FSC | Field Studies Council

Field Studies Council: Bringing Environmental Understanding to All

My introduction to lichens

Ever wondered what those smudges of black, grey and yellow are on paving slabs? Marvelled at the delicate filaments of green and yellow on twigs and old branches? What exactly is a lichen? (and how do you even pronounce it?)

I am somewhat of a beginner in the field of lichenology – aware of a few of their weird and wonderful names like Xanthoria, Cladonia and Physcia – but with thousands of different species of lichen, how do you start trying to identify species in woodlands, gravestones and urban environments? I decided to book on the FSC “Introducing Lichens” course to find out.

As nearby Shrewsbury town Centre was filling up with Saturday morning shoppers, I and around 15 others arrived at Preston Montford Field Centre to learn about organisms that many people rarely give a second glance. We started the day with an informative and helpful talk about the basics of what a lichen is, an overview of the main forms they take, and the incredible range of habitats they occur in. Did you know that around 8% of the earth’s surface is covered in lichen? They are important indicators of air quality and, along with their essential role in absorbing large amounts of carbon dioxide, we humans have found uses for them in everything from the dye industry to perfumes and cosmetics and even cooking.

After the talk it was time to get outside into the delightful Shropshire sunshine. We found that even beneath our feet there were several different species of crustose lichen. We must have all looked quite a sight, lying down with our heads centimetres from the ground trying to peer at lichens on the paving slabs through our hand lenses!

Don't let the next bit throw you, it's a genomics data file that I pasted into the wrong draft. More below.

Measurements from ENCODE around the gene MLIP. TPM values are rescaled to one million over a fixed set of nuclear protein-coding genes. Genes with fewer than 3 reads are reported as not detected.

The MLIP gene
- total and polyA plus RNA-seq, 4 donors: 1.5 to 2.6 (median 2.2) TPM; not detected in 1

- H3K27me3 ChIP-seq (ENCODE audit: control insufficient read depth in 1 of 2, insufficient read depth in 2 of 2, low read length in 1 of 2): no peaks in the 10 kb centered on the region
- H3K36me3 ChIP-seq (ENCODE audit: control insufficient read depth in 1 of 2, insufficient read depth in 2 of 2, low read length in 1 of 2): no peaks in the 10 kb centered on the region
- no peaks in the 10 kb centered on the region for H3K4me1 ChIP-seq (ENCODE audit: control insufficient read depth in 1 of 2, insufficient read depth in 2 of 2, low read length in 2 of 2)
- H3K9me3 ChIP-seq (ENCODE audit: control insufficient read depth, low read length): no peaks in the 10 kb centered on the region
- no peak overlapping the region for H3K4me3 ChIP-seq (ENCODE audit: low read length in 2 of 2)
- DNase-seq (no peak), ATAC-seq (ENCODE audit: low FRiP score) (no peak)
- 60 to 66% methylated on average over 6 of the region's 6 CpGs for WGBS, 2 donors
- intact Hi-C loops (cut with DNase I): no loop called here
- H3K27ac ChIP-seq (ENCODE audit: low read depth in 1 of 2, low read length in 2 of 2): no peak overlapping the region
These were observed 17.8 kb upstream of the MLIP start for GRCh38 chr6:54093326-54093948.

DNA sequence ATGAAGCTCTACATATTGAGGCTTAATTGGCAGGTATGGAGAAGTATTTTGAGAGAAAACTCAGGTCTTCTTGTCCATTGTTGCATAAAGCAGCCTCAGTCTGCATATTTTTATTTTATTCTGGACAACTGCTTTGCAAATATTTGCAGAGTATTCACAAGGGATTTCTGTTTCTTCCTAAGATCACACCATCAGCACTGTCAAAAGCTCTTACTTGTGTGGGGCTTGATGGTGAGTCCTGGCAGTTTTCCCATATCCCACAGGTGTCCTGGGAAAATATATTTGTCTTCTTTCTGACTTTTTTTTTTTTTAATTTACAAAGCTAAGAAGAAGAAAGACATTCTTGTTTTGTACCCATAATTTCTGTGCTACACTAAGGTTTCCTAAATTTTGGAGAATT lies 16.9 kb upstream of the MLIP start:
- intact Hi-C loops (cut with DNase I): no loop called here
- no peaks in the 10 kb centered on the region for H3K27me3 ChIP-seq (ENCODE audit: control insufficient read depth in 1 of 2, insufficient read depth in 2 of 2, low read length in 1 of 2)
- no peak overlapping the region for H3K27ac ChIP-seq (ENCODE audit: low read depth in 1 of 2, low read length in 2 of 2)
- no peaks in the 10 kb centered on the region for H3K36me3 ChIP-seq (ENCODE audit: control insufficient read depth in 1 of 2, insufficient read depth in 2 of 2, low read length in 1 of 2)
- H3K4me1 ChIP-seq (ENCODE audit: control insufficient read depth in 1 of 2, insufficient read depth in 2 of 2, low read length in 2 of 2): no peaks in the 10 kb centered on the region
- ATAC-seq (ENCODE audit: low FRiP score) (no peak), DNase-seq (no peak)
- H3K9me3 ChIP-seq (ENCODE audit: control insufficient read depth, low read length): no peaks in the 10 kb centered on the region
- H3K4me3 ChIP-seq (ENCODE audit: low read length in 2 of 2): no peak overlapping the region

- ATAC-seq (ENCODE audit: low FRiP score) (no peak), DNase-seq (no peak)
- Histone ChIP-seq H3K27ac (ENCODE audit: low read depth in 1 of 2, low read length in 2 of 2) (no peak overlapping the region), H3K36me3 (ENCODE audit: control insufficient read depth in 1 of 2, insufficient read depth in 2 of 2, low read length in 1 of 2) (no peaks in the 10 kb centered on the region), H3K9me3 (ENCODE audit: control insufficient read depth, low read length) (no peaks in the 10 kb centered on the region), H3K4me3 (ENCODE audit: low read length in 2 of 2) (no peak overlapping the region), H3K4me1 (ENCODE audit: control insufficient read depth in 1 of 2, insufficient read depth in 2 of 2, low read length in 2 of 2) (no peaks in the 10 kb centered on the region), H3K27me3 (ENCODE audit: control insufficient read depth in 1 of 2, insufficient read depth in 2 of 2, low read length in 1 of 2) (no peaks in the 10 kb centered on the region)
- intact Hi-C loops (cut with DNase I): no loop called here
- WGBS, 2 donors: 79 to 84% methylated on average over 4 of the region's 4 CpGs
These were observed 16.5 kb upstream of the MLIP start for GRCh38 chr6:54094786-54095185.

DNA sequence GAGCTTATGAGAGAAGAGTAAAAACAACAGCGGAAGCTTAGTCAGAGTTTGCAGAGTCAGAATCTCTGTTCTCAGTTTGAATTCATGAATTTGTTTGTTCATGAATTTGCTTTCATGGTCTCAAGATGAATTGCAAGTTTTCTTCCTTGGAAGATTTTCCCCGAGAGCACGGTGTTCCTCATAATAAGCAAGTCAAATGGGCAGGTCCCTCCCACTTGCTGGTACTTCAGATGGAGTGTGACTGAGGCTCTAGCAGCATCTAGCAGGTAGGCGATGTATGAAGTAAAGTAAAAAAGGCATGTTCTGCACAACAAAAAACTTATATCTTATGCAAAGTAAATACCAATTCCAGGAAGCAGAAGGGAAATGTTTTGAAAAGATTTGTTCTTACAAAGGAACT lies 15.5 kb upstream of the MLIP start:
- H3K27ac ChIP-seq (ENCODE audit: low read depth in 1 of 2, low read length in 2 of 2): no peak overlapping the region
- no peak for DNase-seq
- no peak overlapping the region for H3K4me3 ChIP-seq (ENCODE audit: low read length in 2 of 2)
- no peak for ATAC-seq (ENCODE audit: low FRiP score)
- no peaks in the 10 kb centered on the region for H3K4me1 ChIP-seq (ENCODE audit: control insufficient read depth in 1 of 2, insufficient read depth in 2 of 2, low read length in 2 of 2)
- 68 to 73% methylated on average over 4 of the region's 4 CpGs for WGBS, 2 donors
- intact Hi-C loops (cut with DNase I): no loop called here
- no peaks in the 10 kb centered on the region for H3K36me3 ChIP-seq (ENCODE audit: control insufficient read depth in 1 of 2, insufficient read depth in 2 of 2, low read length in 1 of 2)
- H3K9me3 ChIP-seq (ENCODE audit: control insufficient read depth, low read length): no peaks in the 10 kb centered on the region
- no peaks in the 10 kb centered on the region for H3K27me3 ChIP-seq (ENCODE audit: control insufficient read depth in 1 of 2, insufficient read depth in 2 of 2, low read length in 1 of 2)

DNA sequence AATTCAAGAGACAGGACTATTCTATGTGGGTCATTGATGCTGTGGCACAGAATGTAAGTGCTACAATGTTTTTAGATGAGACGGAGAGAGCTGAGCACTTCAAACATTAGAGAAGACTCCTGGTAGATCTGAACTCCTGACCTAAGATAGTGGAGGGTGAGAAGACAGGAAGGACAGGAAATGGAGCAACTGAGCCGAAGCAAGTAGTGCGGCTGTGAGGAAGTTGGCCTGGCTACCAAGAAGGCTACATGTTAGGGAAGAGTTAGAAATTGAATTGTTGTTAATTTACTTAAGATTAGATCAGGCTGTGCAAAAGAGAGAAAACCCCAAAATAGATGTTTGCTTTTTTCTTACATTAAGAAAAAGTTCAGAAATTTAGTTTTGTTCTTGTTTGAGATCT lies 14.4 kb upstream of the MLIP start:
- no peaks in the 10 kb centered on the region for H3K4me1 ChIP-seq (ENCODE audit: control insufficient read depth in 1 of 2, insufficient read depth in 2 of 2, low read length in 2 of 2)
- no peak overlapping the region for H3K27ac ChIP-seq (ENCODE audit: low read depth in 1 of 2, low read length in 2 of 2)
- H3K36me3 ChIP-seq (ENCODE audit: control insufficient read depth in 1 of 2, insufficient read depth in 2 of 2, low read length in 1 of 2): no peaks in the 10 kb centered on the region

Over the next few hours we explored the rural grounds of Preston Montford Field Centre hunting for lichens. We wandered across open fields with the Shropshire Hills and Welsh Borders in the distance, through woodlands with tall oak trees, past ponds and reed beds teeming with insects and aquatic plants, and admired the diverse communities that had colonised crumbling walls in the ruins of farm buildings.

The highlight of the day was discovering the plethora of lichens on an old boardwalk across one of the ponds. This was a real hotspot for lichen diversity and we found out about the subtle differences in the colour and appearance of the foliose “camouflage” lichens that covered this structure. Under the expert guidance of John Douglass, our very knowledgeable tutor, even the beginners amongst us were able to pick out three different species in what at first glance appeared to be the same leafy, brown covering on the boardwalk handles.

Back in the classroom after lunch and cake we turned our hands to try some lichen microscopy. Many of us had not looked down a microscope since biology classes at school. Being able to make a slide and see the spores and layers of algae and fungus in the lichen felt, for me at least, like quite an achievement.

At the end of the day, having just scratched the surface of what there is to know about lichens and their identification, there’s certainly a lot more for me to learn about these enigmatic organisms. But with FSC courses available on things like bryozoans, water beetles, otters and sphagnum moss, the incredible diversity and intricacy of the natural world is just waiting to be further explored.

Holly Woo, previous FSC customer and now FSC employee.

See our lichen courses for 2015  2016 dates will be available soon!

 

Tuesday, August 25, 2015